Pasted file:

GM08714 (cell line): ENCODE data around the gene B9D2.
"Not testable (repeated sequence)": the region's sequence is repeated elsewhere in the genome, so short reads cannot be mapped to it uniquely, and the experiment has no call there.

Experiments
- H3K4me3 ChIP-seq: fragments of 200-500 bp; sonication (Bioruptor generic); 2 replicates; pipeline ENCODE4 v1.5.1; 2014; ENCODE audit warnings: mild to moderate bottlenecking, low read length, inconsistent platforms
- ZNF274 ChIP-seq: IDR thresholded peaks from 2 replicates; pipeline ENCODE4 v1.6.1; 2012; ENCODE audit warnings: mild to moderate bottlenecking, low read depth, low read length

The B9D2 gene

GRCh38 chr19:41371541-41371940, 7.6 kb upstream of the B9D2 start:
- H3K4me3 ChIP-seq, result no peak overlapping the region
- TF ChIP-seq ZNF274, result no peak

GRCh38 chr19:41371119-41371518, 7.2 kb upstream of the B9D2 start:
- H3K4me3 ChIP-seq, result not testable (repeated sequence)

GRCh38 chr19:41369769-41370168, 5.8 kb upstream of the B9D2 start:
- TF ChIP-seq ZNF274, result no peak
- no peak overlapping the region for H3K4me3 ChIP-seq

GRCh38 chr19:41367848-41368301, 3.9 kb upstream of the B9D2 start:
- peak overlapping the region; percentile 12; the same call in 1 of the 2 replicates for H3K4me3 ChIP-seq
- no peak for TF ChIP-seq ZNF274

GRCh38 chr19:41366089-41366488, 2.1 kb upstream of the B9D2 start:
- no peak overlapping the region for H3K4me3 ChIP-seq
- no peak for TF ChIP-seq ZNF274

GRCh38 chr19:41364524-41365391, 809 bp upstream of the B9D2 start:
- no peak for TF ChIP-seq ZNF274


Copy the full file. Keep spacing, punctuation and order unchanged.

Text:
GM08714 (cell line): ENCODE data around the gene B9D2.
"Not testable (repeated sequence)": the region's sequence is repeated elsewhere in the genome, so short reads cannot be mapped to it uniquely, and the experiment has no call there.

Experiments
- H3K4me3 ChIP-seq: fragments of 200-500 bp; sonication (Bioruptor generic); 2 replicates; pipeline ENCODE4 v1.5.1; 2014; ENCODE audit warnings: mild to moderate bottlenecking, low read length, inconsistent platforms
- ZNF274 ChIP-seq: IDR thresholded peaks from 2 replicates; pipeline ENCODE4 v1.6.1; 2012; ENCODE audit warnings: mild to moderate bottlenecking, low read depth, low read length

The B9D2 gene

GRCh38 chr19:41371541-41371940, 7.6 kb upstream of the B9D2 start:
- H3K4me3 ChIP-seq, result no peak overlapping the region
- TF ChIP-seq ZNF274, result no peak

GRCh38 chr19:41371119-41371518, 7.2 kb upstream of the B9D2 start:
- H3K4me3 ChIP-seq, result not testable (repeated sequence)

GRCh38 chr19:41369769-41370168, 5.8 kb upstream of the B9D2 start:
- TF ChIP-seq ZNF274, result no peak
- no peak overlapping the region for H3K4me3 ChIP-seq

GRCh38 chr19:41367848-41368301, 3.9 kb upstream of the B9D2 start:
- peak overlapping the region; percentile 12; the same call in 1 of the 2 replicates for H3K4me3 ChIP-seq
- no peak for TF ChIP-seq ZNF274

GRCh38 chr19:41366089-41366488, 2.1 kb upstream of the B9D2 start:
- no peak overlapping the region for H3K4me3 ChIP-seq
- no peak for TF ChIP-seq ZNF274

GRCh38 chr19:41364524-41365391, 809 bp upstream of the B9D2 start:
- no peak for TF ChIP-seq ZNF274